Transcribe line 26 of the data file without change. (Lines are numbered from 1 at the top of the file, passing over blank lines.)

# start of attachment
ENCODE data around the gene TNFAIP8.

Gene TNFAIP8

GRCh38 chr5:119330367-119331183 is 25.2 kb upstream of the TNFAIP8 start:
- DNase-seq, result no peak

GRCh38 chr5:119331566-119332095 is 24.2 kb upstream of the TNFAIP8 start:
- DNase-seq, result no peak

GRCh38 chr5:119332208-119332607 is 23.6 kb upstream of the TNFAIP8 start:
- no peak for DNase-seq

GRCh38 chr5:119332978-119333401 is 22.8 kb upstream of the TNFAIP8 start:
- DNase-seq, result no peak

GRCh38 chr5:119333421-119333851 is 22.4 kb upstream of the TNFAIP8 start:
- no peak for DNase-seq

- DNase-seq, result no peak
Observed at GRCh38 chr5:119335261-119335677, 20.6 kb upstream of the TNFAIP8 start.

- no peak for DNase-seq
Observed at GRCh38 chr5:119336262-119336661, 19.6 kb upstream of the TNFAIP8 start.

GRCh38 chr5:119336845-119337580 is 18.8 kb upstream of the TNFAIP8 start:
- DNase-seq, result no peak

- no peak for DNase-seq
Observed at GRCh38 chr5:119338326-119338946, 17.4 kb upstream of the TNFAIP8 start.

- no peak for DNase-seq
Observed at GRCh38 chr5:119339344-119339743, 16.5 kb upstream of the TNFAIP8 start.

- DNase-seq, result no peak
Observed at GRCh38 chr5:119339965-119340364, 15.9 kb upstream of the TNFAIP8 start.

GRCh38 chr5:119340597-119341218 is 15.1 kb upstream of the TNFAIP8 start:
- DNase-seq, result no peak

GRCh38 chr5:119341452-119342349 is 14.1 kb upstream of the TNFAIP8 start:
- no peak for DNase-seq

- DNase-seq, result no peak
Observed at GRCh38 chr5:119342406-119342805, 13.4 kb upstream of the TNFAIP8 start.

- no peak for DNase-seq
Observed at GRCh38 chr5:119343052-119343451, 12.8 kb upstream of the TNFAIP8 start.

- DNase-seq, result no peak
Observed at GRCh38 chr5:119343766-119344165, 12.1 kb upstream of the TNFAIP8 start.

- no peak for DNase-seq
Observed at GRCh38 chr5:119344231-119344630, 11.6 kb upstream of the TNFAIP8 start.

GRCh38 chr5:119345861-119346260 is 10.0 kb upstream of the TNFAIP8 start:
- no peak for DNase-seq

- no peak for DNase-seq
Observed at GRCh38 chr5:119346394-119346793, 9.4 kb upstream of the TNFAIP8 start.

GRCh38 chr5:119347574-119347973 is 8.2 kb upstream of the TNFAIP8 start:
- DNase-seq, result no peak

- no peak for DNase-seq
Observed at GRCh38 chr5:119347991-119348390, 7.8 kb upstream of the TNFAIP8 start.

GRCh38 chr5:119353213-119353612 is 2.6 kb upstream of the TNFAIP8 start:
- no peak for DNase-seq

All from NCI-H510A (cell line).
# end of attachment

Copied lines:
- DNase-seq, result no peak